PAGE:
Reads the banner
At the Women’s March
January 21, 2017.
Millions came together
Across the globe
To raise their voices
Against your choices
Your greed and your lies
Are most unwelcome
Because it is your vanity
That makes you lie.
Where’s the first media-built man
That promised jobs for the working-class
To make America First and great again
When all you bring is constant pain
Erasing truths and liberties from earth.
The second man’s now on the surface,
Two sides of the same coin,
And the reddened sun sets down
While Vanity School runs high
For Marine Le Pen, Geert Wilders,
Frauke Petry, Beppe Grillo…
And the like.
Even Spain’s Rajoy’s a little Trump,
Profound ignorant and clown,
Who drains the fund backing pensions
With an air smell of corruption.
Won’t you grant us, Catalans,
Once for all that referendum
Any democratic state would offer
To a stateless people to decide:
The right to self-determination.
No, instead, you’re blurring powers
Just exactly as Donald Trump
Judicializing politics and sending
The very democrats to court
For organizing a participatory process
In Catalonia, November 9, 2014.
Vanity School expands its limits
And buys a handful Orwell’s 1984
While the sea has just began to weep:
Mare Nostrum, Mare Mortum,
In 2016 almost 5.000 people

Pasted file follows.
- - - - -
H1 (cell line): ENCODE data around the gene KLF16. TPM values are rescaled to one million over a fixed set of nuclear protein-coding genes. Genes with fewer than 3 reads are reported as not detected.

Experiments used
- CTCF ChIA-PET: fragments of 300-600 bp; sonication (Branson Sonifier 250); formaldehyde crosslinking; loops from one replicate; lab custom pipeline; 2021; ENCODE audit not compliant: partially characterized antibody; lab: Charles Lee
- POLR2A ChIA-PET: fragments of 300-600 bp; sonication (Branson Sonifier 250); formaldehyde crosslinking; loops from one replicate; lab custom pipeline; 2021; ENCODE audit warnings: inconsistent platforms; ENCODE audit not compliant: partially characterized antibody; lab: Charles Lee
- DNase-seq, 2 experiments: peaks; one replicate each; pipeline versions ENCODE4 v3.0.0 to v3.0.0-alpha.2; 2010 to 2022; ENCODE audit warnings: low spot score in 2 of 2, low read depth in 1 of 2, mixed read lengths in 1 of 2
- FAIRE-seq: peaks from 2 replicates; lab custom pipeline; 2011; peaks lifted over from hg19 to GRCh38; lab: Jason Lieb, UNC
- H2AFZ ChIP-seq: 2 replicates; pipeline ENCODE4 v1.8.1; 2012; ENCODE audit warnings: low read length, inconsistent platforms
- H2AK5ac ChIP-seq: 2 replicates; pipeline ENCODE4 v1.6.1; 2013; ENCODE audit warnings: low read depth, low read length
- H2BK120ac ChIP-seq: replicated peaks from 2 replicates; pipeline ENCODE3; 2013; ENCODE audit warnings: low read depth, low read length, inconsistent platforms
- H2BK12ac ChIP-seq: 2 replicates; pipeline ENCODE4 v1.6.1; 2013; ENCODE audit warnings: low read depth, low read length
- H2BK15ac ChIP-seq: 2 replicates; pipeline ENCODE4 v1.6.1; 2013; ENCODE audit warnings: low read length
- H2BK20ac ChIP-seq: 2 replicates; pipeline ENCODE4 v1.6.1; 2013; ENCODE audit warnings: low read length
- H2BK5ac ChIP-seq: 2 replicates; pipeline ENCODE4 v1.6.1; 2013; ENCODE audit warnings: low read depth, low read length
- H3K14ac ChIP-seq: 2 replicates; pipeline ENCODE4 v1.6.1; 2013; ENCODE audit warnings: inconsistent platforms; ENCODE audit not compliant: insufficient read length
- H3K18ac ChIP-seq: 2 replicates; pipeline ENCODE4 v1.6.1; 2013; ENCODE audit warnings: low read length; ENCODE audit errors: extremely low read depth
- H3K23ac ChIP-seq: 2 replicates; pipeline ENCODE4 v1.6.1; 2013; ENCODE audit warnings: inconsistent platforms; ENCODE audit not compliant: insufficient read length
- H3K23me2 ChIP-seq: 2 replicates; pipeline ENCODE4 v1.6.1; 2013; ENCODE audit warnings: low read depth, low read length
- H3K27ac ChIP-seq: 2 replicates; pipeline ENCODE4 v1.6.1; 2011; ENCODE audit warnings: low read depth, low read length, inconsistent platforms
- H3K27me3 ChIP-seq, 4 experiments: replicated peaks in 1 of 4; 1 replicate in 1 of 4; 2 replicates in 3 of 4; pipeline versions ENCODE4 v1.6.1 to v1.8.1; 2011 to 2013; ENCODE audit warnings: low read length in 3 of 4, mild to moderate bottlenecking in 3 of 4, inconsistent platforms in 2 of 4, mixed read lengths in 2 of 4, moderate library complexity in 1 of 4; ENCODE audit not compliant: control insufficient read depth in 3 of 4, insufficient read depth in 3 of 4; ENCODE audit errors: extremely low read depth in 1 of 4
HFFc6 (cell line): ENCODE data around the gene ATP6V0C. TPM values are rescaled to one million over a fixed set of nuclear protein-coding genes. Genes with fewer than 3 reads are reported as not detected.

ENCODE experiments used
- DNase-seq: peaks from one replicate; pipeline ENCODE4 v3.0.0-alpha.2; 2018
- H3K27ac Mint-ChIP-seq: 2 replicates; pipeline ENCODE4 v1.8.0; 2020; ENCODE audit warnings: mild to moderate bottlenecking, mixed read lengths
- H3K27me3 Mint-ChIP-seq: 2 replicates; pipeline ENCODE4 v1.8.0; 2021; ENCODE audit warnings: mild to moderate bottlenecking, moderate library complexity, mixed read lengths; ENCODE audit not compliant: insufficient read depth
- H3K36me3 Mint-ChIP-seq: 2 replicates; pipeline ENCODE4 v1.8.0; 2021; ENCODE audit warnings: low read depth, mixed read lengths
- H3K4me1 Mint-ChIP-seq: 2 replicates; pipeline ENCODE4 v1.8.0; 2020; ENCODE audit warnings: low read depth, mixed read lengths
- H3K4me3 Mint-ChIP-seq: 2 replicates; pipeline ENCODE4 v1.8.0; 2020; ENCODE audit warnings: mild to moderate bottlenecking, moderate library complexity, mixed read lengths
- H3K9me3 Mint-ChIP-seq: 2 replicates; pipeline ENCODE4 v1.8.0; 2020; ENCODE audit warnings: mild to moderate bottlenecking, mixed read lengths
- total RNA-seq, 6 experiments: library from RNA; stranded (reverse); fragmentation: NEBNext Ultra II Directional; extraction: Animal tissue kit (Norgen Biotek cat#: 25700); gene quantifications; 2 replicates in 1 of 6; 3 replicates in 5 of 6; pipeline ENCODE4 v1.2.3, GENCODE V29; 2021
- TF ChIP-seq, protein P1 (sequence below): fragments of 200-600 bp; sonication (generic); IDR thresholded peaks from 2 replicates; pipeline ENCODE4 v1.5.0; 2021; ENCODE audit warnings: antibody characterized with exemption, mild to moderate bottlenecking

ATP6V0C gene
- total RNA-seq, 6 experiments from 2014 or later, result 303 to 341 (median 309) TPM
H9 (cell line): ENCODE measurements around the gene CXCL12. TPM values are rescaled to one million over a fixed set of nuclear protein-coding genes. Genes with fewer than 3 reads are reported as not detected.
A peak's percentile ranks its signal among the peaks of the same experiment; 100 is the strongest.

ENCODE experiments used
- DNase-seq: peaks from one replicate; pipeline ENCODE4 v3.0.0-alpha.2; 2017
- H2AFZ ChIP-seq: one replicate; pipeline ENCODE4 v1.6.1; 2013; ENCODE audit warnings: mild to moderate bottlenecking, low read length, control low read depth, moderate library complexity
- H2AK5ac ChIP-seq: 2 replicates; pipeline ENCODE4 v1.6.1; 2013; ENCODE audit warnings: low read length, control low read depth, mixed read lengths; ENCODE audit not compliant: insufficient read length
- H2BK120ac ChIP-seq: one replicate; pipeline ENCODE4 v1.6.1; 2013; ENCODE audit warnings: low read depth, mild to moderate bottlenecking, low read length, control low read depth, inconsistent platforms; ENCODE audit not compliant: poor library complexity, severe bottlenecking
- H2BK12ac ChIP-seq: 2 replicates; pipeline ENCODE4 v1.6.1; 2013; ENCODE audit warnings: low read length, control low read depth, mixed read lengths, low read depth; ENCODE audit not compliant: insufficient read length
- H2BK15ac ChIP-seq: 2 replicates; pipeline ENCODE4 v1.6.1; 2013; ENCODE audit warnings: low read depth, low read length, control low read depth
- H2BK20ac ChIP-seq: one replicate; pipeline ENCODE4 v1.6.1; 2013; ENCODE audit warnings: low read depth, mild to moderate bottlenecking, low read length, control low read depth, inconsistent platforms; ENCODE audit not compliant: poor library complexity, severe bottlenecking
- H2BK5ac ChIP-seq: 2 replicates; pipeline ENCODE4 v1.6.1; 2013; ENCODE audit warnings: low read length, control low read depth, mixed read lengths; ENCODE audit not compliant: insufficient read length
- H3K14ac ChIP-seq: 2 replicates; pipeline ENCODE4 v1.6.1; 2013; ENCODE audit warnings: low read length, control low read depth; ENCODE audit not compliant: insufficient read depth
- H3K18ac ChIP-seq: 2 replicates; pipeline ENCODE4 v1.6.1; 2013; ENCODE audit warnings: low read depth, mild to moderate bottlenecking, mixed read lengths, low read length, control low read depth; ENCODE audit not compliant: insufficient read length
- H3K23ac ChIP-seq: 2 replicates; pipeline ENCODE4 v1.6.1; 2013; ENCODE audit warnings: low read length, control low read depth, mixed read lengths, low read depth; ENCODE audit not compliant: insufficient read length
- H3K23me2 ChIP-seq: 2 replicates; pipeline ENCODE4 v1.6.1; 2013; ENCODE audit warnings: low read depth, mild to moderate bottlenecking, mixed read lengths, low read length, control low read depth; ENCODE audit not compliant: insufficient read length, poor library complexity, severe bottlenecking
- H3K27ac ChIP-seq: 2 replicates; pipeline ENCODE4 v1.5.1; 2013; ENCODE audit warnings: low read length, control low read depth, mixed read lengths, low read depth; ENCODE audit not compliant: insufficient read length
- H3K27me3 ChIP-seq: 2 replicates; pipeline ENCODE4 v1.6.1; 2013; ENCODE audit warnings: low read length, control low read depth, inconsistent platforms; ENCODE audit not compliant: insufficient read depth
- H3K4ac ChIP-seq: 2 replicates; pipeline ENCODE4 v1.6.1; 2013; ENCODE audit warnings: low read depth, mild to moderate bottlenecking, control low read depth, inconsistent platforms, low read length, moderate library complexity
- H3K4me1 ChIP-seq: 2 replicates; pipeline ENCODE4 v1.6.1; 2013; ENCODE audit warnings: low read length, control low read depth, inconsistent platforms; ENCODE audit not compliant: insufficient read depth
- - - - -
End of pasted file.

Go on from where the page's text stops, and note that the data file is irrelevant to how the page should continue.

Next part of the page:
Drowned and died
From 2000 till now 30.000 dead!
With Barcelona’s pro-refugee rally,
The largest in Europe and perhaps
In the entire world till now,
We will surely not have enough
To eradicate our human misery.
The red sun has just hidden
Behind the lowest mountain
And as darkness unfolds
The picture changes colors:
Grayish blues carrying their shadows
On a rippled lake obscured
Where birds and ducks move
Marta’s “A tasty lentil soup” served up in both English and Catalan was published in response to another prompt, but we’re going to share it again … Enjoy!
A tasty lentil soup
keeps you warm from the cold.
speaks of emptiness,
sadness in a cloudy day.
Or is it just the fog all around
that saddens your mind and spirit?
Going through the streets
the walking dead
if they can still walk.
You saw poverty’s face
the system’s decay.
Needles in their hands,
hollow eyes, ailment,
people lost without a second chance.
Is this what you came here for?
But you had your lentil soup
that kept your body warm
while your bleeding heart
sank into the deepest darkness.
You detached it from the body
took it to analyze and
put it on to a microscope
And the bleeding heart spoke up
vomited nothing but the truth
awaiting the other truth that hurts.
You knew it would happen.
The lentil soup eaten
in the Arabian restaurant
and then a sudden sound,
a slight noise on the floor,
something moves near your table.
You raise your eyes and there it is:
A black pigeon inside
walks a few steps toward you
as if he wanted to speak.
“Do we have a new guest?”
The waitress gently guides him
to the main room
near the entrance door.
The bird moves his wings
flies inside the restaurant.
The waitresss, a little scared,
utters an “oh” sound
while the black pigeon
displays his wings, flies away
through the restaurant door.
A sad bird looking
for temporary company,
maybe a friendship
but forever unattainable.
El colom negre